On April 7, 2016, the Senate Banking Committee held a hearing on the Consumer
Financial Protection Bureau’s (“CFPB”) Semi-Annual Report
to Congress and featured testimony from CFPB Director, Richard Cordray.
This hearing followed Director Cordray’s appearance before the House
Financial Services Committee in March, but unlike the House hearing, exchanges
between Republican Senators and Director Cordray remained civil despite
vehement disagreement on some issues.
During his opening remarks, Republican Committee Chairman Richard Shelby
highlighted concerns regarding the “CFPB’s current structure
and lack of accountability.” Ranking Member Sherrod Brown (D-OH)
defended the CFP and pointed to the fact that Director Cordray has testified
before Congress on 61 occasions as evidence of vigorous congressional
Not surprisingly, much of Director Cordray’s testimony focused on
defending CFPB enforcement actions and responding to other criticisms
of its activity. There were several CFPB rules and activities discussed:
Shelby criticized the CFPB’s reliance on disparate impact theory
to bring enforcement actions against indirect auto lenders. Director Cordray
pointed to the U.S. Supreme Court’s decision in
Inclusive Communities to vindicate the CFPB’s position but neglected to address whether
disparate impact claims are cognizable under the Equal Credit Opportunity
In June 2015, the U.S. Supreme Court held that disparate impact claims
are cognizable under the Fair Housing Act (“FHA”). The decision
means that the FHA permits a plaintiff to establish liability without
proof of discriminatory intent by challenging business practices that
have a disproportionate effect on minorities and are otherwise unjustified
by legitimate rationale. The Supreme Court’s
Inclusive Communities decision, however, does not resolve whether disparate impact claims are
cognizable under ECOA.
Senator Cotton discussed the flaws in the CFPB’s eligibility criteria
for individuals entitled to relief for discrimination and referenced a
Wall Street Journal tool that generates estimates of minority status based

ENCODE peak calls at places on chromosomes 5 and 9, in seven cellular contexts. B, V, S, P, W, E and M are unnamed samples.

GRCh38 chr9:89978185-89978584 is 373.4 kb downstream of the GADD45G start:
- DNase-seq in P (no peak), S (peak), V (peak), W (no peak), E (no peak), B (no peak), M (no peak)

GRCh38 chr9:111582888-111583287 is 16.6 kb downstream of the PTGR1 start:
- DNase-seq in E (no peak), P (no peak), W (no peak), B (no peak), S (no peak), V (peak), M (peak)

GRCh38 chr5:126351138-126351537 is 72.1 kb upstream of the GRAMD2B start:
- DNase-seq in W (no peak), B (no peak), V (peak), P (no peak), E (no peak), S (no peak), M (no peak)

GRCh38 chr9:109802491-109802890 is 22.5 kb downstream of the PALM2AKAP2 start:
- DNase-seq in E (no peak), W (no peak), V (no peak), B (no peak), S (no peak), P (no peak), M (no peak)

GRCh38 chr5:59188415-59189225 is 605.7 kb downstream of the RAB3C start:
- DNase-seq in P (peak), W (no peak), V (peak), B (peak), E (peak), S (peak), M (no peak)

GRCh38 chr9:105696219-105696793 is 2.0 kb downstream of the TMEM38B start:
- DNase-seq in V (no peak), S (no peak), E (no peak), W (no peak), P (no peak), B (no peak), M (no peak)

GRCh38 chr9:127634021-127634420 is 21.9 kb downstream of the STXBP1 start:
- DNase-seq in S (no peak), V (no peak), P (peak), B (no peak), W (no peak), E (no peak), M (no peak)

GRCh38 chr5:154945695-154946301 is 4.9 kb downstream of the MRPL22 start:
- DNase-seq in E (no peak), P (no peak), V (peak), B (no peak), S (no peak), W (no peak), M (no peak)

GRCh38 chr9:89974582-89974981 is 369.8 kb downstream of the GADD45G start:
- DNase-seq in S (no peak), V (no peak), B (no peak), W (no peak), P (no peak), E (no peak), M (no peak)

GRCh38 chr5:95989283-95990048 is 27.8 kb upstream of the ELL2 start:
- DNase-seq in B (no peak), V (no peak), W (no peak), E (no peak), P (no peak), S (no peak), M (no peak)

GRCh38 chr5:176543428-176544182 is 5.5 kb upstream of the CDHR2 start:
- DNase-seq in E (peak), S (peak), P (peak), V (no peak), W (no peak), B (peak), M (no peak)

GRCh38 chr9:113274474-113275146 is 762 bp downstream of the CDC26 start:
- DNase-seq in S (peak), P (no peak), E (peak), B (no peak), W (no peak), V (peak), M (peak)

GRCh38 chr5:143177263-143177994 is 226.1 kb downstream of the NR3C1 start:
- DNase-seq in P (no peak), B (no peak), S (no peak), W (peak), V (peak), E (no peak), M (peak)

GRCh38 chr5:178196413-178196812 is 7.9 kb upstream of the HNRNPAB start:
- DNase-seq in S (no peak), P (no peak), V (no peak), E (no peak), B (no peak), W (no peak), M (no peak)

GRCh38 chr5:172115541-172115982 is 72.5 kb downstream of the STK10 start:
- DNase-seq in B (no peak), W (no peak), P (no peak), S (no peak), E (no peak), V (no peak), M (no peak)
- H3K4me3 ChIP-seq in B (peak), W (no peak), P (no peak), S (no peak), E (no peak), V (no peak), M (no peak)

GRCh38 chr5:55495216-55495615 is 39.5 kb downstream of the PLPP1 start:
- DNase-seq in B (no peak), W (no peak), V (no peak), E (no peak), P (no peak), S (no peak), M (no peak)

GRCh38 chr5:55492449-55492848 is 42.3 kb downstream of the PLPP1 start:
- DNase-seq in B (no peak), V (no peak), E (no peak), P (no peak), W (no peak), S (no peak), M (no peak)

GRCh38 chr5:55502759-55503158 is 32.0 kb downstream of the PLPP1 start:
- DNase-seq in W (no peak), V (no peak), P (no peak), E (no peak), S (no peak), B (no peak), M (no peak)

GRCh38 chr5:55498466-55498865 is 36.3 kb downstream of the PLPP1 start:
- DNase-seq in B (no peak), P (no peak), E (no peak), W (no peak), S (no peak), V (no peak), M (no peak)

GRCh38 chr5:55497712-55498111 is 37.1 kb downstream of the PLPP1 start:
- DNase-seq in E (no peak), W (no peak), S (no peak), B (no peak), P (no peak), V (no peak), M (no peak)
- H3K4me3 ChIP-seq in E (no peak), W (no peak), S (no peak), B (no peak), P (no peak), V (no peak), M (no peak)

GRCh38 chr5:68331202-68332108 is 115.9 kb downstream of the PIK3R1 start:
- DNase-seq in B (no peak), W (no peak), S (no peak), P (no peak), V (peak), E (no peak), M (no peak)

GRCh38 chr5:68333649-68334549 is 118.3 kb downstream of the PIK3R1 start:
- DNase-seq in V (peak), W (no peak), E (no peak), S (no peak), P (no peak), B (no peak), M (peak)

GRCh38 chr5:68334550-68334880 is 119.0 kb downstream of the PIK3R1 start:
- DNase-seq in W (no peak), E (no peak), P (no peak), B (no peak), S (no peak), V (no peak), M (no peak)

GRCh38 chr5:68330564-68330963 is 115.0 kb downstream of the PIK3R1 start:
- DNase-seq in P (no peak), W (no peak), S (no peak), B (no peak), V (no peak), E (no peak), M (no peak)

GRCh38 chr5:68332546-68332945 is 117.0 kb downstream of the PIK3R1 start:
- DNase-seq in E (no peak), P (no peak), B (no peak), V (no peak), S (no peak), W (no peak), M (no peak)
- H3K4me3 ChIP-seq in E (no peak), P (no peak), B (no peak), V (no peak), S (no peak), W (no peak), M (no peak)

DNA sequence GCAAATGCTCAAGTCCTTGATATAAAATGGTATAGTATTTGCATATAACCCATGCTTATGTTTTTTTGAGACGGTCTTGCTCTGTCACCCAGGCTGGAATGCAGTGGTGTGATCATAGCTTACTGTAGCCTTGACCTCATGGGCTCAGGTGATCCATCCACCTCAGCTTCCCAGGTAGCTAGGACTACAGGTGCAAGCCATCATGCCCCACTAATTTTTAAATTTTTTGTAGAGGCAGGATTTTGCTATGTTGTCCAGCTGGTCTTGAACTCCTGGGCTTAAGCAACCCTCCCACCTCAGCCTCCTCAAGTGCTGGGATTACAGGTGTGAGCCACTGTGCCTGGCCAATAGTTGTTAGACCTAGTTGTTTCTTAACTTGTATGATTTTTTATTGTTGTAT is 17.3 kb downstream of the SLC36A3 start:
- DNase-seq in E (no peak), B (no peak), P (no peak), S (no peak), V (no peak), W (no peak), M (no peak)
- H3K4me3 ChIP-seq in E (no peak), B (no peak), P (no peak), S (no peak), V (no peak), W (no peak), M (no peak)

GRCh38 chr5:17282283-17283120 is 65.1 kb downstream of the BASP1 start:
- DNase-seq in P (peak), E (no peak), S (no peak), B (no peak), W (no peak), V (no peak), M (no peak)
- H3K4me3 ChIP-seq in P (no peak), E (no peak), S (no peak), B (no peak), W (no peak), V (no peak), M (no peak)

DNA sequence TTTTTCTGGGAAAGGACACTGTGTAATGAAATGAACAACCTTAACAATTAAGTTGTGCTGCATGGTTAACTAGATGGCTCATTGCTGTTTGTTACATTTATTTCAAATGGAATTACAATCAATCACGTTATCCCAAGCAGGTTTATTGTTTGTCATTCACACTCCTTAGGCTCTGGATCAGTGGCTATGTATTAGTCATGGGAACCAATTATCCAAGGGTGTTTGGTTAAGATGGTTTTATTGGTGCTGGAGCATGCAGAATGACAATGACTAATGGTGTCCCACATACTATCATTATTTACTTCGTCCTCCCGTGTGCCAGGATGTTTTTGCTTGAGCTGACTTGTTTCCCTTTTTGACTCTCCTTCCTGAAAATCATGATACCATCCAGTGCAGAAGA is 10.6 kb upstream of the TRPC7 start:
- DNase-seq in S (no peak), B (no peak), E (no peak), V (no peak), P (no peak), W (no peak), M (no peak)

on the CFPB’s disparate impact theory. Director Cordray defended
the CFPB’s methodology for establishing disparate impact and identifying
consumers entitled to redress for discrimination.
Regulation by Enforcement
Shelby added that CFPB enforcement actions against auto finance companies
have become the “poster child” for regulation by enforcement.
He then questioned remarks Director Cordray recently made at the Consumer
Bankers Association where he described the CFPB’s approach as “a
thoughtful strategy for how to deploy [the CFPB’s] limited resources
most efficiently to protect the public.” Cordray had also stated
that consent orders are “intended as guides to all participants
in the marketplace to avoid similar violations and make an immediate effort
to correct any such improper practices.” He did not back down from
those statements. He repeated, “This is good solid law enforcement”
and that consent orders function as a signal to companies to improve their
Senators questioned whether consumers would be able to access small-dollar
loans after the CFPB’s proposed restrictions on payday lending take
effect. Director Cordray explained that consumers would be able to rely
on a “reformed” payday loan industry, including Fintech companies,
community banks and credit unions, for their small-dollar credit needs.
Concerning Fintech, Senator Warner (D-VA) cautioned that the CFPB must
be careful not to stifle innovation while performing its regulatory oversight
duties. Director Cordray explained that the CFPB will be “mindful”
of that balance but also mentioned that Fintech companies should not be
able to gain advantages over banks by exploiting the regulatory system.
Senator Rounds (R-SD) expressed concern regarding the CFPB’s policy
on no-action letters and questioned why the CFPB would produce so few
letters each year in comparison to other agencies that provide hundreds.
Director Cordray acknowledged concerns and said that he was “not
satisfied” with the policy. He indicated that the CFPB would reconsider
the policy but also mentioned that he is “leery” of how much
volume the agency can handle.
If you would like to set up a free consultation with
Jaspreet Kaur, Esq., please call our office at (949) 298-8050.